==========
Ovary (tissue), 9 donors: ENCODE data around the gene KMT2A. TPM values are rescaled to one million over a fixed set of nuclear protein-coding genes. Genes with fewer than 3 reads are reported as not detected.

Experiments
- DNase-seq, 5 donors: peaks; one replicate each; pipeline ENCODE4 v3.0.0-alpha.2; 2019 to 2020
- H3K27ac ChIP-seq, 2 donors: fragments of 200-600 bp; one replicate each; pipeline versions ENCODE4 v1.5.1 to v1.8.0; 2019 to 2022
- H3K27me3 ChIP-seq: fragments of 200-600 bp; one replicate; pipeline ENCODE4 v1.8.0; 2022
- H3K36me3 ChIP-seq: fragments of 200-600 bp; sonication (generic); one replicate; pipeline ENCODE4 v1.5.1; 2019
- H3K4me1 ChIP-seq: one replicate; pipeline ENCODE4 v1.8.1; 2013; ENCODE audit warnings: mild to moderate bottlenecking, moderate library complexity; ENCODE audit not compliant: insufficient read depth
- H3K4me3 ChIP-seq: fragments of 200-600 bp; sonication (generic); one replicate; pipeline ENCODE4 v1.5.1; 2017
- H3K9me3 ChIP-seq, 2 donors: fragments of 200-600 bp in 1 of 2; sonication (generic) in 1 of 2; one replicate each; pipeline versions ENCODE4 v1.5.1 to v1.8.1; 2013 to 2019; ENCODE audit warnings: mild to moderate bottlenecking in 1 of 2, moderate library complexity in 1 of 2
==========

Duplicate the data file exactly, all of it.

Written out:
Ovary (tissue), 9 donors: ENCODE data around the gene KMT2A. TPM values are rescaled to one million over a fixed set of nuclear protein-coding genes. Genes with fewer than 3 reads are reported as not detected.

Experiments
- DNase-seq, 5 donors: peaks; one replicate each; pipeline ENCODE4 v3.0.0-alpha.2; 2019 to 2020
- H3K27ac ChIP-seq, 2 donors: fragments of 200-600 bp; one replicate each; pipeline versions ENCODE4 v1.5.1 to v1.8.0; 2019 to 2022
- H3K27me3 ChIP-seq: fragments of 200-600 bp; one replicate; pipeline ENCODE4 v1.8.0; 2022
- H3K36me3 ChIP-seq: fragments of 200-600 bp; sonication (generic); one replicate; pipeline ENCODE4 v1.5.1; 2019
- H3K4me1 ChIP-seq: one replicate; pipeline ENCODE4 v1.8.1; 2013; ENCODE audit warnings: mild to moderate bottlenecking, moderate library complexity; ENCODE audit not compliant: insufficient read depth
- H3K4me3 ChIP-seq: fragments of 200-600 bp; sonication (generic); one replicate; pipeline ENCODE4 v1.5.1; 2017
- H3K9me3 ChIP-seq, 2 donors: fragments of 200-600 bp in 1 of 2; sonication (generic) in 1 of 2; one replicate each; pipeline versions ENCODE4 v1.5.1 to v1.8.1; 2013 to 2019; ENCODE audit warnings: mild to moderate bottlenecking in 1 of 2, moderate library complexity in 1 of 2